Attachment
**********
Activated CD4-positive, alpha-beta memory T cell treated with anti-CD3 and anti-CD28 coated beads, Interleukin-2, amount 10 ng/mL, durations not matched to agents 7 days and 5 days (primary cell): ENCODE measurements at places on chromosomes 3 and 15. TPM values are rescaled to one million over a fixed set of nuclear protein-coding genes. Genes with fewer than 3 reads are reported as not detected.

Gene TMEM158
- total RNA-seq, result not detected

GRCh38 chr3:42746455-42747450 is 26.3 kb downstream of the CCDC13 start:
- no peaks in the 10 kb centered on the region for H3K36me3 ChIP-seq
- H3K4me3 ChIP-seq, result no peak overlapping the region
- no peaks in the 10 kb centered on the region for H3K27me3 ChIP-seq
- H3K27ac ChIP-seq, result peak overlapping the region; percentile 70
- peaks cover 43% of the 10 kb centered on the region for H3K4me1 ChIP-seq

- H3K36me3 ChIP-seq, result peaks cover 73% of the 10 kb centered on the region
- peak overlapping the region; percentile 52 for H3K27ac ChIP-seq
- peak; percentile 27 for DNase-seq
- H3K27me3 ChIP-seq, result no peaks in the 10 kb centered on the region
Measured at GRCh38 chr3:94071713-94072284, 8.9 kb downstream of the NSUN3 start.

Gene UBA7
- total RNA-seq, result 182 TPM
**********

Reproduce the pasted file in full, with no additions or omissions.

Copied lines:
Activated CD4-positive, alpha-beta memory T cell treated with anti-CD3 and anti-CD28 coated beads, Interleukin-2, amount 10 ng/mL, durations not matched to agents 7 days and 5 days (primary cell): ENCODE measurements at places on chromosomes 3 and 15. TPM values are rescaled to one million over a fixed set of nuclear protein-coding genes. Genes with fewer than 3 reads are reported as not detected.

Gene TMEM158
- total RNA-seq, result not detected

GRCh38 chr3:42746455-42747450 is 26.3 kb downstream of the CCDC13 start:
- no peaks in the 10 kb centered on the region for H3K36me3 ChIP-seq
- H3K4me3 ChIP-seq, result no peak overlapping the region
- no peaks in the 10 kb centered on the region for H3K27me3 ChIP-seq
- H3K27ac ChIP-seq, result peak overlapping the region; percentile 70
- peaks cover 43% of the 10 kb centered on the region for H3K4me1 ChIP-seq

- H3K36me3 ChIP-seq, result peaks cover 73% of the 10 kb centered on the region
- peak overlapping the region; percentile 52 for H3K27ac ChIP-seq
- peak; percentile 27 for DNase-seq
- H3K27me3 ChIP-seq, result no peaks in the 10 kb centered on the region
Measured at GRCh38 chr3:94071713-94072284, 8.9 kb downstream of the NSUN3 start.

Gene UBA7
- total RNA-seq, result 182 TPM